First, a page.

I’m so sorry you’re never going to see this letter in person. That’s the hardest thing about losing you — knowing you’re not going to read these words, laugh, smile, look into my or anyone else’s eyes, say you love me, give me the sweetest hug, listen to music with me, take us to the mall, wake us up when it’s still dark and drive us to Michigan, take us to the lakefront or Dunkin’ Donuts or Kopp’s or Village Inn or Pig ‘n’ Whistle or Six Corners or Country Kitchen (or McDonalds or Burger King or even Hardee’s, but never Wendy’s) or Cedarburg or outer space. Or anywhere. You won’t tuck me in when I’m sad and scared and hold my hand and say it’ll get better. You won’t rub my shoulders, or tickle me till it hurts, or spank me with a flyswatter or a wooden spoon until it breaks. You won’t buy me any more school clothes or baseball cards or candy bars or paperback books. You won’t buy us countless Christmas gifts and give credit to Santa. You won’t take us to meet Santa or the Easter Bunny at Boston Store or Grand Avenue or Capitol Court or Northridge or Mayfair or Bayshore. You won’t ask me to get you a cup of cinnamon stick tea with honey or coffee with cream and sugar. That’s all over here in this corporeal reality. No more Summerfest or Irish Fest or anything else down by the lakefront. And you won’t go to England. You’ll never get back to San Francisco with Rich. I knew last summer was our last chance and I was so sad to get that call from him that you’d gone to the ER with vision issues instead. You were scared and on some level knew you wouldn’t be able to handle a trip out here, which broke all of our hearts. I stood on the porch and in the front office at PFT and my heart broke because I was sure you wouldn’t see Marley and Boris again. I’m sure you watched travel shows as long as you were able to find them, but that just doesn’t feel like enough. I showed you those videos from Princess Cruises in those last few days that showed a bit of what it was like to cruise to Hawaii and Alaska because I knew you’d never be able to go with me and Dawn on a cruise and I just wanted to share the experience with you.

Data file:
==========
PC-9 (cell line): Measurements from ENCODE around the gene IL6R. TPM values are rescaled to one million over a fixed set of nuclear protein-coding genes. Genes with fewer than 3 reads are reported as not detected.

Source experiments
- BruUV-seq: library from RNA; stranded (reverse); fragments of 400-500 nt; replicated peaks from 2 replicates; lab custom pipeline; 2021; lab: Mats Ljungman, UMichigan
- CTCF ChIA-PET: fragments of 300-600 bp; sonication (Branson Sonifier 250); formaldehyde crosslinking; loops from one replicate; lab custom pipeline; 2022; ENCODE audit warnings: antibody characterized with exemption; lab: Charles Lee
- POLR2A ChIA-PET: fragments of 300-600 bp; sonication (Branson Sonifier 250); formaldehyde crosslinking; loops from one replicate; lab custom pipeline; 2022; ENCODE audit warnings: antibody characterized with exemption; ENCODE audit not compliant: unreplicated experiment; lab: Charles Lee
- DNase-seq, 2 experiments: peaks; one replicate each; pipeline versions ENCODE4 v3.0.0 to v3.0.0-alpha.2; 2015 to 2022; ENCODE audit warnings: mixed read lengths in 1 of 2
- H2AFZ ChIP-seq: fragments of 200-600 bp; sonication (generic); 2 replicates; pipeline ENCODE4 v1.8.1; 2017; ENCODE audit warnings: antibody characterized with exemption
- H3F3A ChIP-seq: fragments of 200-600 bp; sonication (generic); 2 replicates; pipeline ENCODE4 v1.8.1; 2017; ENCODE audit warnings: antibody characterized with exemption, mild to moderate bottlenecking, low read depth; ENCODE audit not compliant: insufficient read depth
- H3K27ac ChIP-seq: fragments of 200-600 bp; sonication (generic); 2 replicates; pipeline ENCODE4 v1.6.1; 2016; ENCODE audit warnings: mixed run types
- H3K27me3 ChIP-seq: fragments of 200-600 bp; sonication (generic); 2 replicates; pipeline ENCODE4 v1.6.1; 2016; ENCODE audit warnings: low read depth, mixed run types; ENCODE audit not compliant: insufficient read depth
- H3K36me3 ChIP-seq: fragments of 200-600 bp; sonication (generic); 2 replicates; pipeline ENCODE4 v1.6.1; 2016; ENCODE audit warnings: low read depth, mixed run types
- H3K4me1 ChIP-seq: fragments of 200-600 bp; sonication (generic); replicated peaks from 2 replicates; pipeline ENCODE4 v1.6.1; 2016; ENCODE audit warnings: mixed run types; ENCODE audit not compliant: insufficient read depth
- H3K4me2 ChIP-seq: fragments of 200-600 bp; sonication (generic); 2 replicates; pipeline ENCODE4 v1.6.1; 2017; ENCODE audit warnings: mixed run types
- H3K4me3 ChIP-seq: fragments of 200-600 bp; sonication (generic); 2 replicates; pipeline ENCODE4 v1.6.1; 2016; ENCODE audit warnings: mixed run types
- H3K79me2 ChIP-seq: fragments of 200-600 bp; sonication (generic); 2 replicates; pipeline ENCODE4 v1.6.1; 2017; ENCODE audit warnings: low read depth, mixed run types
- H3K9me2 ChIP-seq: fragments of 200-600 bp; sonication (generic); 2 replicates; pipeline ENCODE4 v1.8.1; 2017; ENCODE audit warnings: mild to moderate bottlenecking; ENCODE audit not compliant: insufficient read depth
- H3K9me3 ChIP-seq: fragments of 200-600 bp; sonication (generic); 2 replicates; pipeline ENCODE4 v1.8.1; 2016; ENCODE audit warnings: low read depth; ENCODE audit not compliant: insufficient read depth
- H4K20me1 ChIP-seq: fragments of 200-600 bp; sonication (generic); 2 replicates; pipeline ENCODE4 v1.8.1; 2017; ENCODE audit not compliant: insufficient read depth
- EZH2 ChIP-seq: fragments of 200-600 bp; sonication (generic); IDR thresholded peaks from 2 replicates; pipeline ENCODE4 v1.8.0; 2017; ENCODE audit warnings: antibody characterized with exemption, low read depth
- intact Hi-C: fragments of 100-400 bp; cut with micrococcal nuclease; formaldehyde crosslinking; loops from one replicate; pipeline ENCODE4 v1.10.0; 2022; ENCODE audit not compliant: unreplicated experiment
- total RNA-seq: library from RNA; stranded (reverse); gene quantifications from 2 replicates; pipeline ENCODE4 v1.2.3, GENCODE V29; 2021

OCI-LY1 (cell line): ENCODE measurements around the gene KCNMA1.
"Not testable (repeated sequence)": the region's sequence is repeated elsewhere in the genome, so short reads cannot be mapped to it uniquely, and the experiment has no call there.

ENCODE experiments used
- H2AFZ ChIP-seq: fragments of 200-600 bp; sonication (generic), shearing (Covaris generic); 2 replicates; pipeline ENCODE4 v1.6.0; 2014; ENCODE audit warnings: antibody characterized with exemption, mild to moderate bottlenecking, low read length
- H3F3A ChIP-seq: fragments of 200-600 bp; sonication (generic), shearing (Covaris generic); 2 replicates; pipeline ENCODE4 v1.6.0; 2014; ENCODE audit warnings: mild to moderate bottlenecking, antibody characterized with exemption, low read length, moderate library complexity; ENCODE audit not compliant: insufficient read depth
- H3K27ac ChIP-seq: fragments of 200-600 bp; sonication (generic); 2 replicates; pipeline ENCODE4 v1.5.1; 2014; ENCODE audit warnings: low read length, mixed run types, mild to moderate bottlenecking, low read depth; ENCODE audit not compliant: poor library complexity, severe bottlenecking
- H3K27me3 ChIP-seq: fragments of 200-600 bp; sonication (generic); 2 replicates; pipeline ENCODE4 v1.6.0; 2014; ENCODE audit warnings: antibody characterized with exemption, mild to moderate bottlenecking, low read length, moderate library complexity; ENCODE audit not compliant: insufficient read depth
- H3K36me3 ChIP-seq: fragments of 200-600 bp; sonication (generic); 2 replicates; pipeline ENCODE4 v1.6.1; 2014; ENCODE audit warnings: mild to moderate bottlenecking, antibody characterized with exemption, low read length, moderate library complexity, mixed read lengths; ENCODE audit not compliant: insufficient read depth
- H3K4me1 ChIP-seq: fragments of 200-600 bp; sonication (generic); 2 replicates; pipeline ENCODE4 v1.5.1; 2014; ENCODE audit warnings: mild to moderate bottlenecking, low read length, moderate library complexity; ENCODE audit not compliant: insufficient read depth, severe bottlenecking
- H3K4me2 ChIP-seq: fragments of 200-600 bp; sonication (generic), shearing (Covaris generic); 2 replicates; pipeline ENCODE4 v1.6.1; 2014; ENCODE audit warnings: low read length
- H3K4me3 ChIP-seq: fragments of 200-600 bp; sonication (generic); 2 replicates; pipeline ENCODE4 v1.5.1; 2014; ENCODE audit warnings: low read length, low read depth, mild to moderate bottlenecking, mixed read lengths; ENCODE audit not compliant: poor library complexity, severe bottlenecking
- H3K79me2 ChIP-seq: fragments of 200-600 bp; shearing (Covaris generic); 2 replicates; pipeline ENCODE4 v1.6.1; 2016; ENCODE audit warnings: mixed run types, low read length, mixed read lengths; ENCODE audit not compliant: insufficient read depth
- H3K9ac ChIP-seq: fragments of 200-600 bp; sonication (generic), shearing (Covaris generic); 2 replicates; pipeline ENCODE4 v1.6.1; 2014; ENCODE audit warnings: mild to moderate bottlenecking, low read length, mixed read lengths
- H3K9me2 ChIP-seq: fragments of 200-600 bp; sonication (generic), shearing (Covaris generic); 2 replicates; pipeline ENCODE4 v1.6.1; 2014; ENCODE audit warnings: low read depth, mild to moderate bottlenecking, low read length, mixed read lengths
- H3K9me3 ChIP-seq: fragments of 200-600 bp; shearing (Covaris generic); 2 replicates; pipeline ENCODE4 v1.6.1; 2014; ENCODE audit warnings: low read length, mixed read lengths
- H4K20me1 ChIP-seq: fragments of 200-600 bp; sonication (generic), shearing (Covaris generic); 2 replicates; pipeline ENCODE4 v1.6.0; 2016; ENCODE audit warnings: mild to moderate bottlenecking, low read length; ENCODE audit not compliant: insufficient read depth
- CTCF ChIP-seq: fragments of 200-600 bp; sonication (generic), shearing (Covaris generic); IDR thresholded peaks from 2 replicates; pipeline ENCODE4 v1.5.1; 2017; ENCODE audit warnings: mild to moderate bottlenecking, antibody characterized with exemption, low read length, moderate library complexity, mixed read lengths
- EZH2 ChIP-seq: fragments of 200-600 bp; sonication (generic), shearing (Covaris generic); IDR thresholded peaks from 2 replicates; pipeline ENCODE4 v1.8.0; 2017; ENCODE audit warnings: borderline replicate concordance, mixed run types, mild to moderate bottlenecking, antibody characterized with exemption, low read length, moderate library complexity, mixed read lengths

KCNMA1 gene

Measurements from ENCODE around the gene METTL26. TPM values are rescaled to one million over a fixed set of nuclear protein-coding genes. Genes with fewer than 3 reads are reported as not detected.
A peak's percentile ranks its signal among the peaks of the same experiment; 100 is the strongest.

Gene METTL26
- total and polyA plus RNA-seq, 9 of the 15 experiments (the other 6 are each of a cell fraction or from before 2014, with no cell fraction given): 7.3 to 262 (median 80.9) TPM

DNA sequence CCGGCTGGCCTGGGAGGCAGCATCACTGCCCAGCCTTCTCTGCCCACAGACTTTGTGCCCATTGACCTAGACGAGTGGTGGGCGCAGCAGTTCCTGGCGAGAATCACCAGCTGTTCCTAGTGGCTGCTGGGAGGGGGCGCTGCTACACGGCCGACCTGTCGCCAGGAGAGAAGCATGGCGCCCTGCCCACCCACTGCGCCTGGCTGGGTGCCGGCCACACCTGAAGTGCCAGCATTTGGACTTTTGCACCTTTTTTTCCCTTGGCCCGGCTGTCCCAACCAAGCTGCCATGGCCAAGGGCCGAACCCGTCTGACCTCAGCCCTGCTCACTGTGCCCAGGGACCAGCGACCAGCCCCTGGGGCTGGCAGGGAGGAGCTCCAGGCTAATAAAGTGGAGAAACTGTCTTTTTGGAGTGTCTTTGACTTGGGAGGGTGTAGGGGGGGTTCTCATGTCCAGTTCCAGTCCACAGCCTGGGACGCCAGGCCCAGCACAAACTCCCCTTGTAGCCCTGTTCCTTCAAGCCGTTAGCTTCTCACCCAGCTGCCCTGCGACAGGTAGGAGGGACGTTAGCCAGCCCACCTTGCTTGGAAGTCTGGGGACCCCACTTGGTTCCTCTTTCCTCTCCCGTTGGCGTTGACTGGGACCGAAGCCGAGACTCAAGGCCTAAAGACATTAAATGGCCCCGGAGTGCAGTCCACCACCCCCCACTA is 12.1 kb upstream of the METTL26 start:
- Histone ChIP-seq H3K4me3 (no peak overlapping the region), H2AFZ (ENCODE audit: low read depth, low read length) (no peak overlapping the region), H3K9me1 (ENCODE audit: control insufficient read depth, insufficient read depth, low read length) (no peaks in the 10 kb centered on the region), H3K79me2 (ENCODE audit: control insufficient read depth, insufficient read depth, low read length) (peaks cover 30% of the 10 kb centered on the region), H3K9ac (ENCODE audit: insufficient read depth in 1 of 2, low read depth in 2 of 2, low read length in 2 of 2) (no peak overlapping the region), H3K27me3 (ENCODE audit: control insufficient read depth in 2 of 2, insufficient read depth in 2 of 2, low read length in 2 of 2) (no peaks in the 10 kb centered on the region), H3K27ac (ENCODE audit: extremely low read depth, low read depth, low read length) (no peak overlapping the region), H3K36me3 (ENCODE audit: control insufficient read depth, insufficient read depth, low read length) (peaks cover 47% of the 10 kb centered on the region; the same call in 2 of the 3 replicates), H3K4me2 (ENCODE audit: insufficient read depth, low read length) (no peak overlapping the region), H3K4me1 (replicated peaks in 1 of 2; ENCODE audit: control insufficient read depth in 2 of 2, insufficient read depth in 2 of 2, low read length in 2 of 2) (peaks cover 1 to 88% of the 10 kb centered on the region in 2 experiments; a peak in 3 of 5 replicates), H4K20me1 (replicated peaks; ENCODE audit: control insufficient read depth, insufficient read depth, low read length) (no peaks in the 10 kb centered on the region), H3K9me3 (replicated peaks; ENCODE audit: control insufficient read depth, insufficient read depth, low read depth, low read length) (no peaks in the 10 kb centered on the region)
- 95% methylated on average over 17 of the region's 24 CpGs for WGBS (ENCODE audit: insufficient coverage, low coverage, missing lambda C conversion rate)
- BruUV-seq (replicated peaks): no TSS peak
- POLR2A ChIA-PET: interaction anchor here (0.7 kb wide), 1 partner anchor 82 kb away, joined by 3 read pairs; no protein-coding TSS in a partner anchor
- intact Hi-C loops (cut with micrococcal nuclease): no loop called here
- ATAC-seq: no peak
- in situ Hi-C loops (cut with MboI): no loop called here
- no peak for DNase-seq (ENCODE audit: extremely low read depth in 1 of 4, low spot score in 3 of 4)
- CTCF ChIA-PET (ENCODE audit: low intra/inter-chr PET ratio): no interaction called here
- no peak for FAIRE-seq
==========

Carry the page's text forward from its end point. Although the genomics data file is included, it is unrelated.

You’ll never go back to North Carolina and see your granddaughters and how they’re growing up probably like you in some ways (I imagine that Ruthie has your practicality and stubbornness, Emmy has your wit and flair for the dramatic, and Susan has your silliness and tomboyish sense of adventure — and they all love their sisters) — and no doubt unlike you in so many ways as well.